Where Dead Men Meet

Written by Mark Mills

Review written by Adam Colclough

Adam Colclough lives and works in the West Midlands, he writes regularly for a number of websites, one day he will get round to writing a book for someone else to review.


Where Dead Men Meet
Headline
RRP: £8.99
Released: July 13 2017
PBK

Mills’ exciting narrative is set in 1912, with an abandoned baby left on the doorstep of a convent. Twenty-five years later that child is now a man named Luke Hamilton and is working as an RAF attaché in Paris.

It appears that someone wants Hamilton dead. Our RAF attaché must traverse a Europe trembling on the brink of war in search of his true identity, and to protect his own life.

There is more than a touch of Hitchcock to Mark Mills’ excellent period thriller. He orchestrates a hugely suspenseful chase across several countries with masterful skill. His characters have a pleasing ambiguity, for nobody is who they seem to be, and their every action has hidden subtext.

At the heart of the story are issues of guilt, identity and the price of loyalty – all handled with sensitivity as well as intrigue. The setting and period detail are evocatively realized, with Europe about to tear itself apart as the drums of war can be heard in the distance. Most importantly of all, Mills keeps the action cracking along at a blistering pace with hair’s breadth escapes from death on practically every other page.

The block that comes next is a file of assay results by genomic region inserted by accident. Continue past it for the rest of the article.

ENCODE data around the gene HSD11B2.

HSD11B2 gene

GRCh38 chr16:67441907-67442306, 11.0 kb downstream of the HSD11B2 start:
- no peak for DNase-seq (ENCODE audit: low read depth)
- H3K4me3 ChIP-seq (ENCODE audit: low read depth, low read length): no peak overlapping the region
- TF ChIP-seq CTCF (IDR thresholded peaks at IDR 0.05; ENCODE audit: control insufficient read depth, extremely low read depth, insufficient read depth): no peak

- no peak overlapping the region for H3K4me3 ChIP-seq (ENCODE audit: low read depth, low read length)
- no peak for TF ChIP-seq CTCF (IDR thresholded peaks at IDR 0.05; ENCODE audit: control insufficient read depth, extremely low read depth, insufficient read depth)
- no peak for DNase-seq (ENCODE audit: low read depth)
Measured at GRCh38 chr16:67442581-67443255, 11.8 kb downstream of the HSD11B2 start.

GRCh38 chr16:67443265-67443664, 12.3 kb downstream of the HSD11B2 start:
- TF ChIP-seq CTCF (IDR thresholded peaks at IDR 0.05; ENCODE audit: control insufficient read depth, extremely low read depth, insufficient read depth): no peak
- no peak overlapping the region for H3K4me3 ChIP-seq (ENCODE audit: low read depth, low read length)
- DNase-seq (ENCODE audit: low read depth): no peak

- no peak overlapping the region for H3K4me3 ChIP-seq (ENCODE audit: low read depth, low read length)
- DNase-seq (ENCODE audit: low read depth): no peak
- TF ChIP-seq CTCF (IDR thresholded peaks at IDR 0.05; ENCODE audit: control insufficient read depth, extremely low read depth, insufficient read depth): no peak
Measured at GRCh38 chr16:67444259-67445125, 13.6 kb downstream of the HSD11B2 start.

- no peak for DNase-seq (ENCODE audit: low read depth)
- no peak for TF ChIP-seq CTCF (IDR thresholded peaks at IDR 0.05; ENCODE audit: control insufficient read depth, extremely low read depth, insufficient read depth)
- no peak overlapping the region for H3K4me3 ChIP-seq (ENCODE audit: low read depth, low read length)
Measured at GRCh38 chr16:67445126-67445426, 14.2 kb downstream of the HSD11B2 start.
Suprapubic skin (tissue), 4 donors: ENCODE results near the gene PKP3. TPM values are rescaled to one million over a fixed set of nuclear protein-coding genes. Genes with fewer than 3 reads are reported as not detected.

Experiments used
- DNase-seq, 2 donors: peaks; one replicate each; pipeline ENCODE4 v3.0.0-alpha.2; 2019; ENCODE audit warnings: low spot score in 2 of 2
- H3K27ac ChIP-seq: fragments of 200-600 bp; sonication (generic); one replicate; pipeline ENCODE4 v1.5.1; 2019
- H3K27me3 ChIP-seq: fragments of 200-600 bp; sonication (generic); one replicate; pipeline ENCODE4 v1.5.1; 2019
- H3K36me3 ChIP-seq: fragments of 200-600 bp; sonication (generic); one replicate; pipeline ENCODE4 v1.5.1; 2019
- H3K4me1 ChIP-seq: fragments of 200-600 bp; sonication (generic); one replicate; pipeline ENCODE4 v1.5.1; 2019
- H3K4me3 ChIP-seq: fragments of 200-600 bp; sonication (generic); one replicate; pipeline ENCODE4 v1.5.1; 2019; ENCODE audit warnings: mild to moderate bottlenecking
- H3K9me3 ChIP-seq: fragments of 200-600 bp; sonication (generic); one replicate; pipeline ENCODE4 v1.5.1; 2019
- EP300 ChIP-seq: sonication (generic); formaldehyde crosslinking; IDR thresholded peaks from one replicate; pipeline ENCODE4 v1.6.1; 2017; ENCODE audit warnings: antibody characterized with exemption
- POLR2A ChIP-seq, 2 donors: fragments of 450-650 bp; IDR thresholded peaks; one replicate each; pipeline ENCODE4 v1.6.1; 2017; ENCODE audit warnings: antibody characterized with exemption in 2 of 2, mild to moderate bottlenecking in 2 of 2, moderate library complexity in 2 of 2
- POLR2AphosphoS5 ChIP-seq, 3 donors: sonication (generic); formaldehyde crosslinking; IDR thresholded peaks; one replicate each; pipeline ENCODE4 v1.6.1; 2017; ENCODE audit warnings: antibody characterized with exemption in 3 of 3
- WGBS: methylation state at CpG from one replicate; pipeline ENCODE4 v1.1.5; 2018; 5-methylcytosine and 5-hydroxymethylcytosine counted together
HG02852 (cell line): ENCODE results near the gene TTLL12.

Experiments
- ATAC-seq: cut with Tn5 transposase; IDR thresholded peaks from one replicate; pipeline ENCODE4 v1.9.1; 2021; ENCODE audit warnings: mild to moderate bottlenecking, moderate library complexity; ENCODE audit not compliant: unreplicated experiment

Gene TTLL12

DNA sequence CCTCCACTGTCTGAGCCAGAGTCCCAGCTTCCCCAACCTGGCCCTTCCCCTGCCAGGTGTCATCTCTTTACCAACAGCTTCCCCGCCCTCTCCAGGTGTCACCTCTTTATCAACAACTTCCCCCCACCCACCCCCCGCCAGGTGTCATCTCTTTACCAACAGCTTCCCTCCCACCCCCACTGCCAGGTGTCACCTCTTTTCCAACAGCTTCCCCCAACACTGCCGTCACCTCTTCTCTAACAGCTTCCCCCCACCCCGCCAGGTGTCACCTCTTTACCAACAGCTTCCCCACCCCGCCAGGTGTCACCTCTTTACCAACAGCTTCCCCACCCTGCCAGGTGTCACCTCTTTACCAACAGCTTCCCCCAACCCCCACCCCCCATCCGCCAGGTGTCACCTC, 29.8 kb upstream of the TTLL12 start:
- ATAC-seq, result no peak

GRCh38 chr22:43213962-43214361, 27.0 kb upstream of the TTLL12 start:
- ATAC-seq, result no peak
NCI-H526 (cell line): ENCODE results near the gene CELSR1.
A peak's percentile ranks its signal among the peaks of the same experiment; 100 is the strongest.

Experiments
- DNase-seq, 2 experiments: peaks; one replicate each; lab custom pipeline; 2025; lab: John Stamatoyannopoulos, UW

By the author’s own assessment, this is a more determinedly ‘genre’ novel than his previous historical work. In making the transition, Mills has in no way impacted on the quality of his work, in fact he has enhanced his reputation as a literary thriller writer.

Taking this new direction will not disappoint his existing fans, and may well help to recruit a legion of new ones.

Highly recommended.

 

 


 



Home
Book Reviews
Features
Interviews
News
Columns
Authors
Competitions
Blog
Shop
About Us
Contact Us

Privacy Policy | Contact Shots Editor

THIS WEBSITE IS © SHOTS COLLECTIVE. NOT TO BE REPRODUCED ELECTRONICALLY EITHER WHOLLY OR IN PART WITHOUT PRIOR PERMISSION OF THE EDITOR.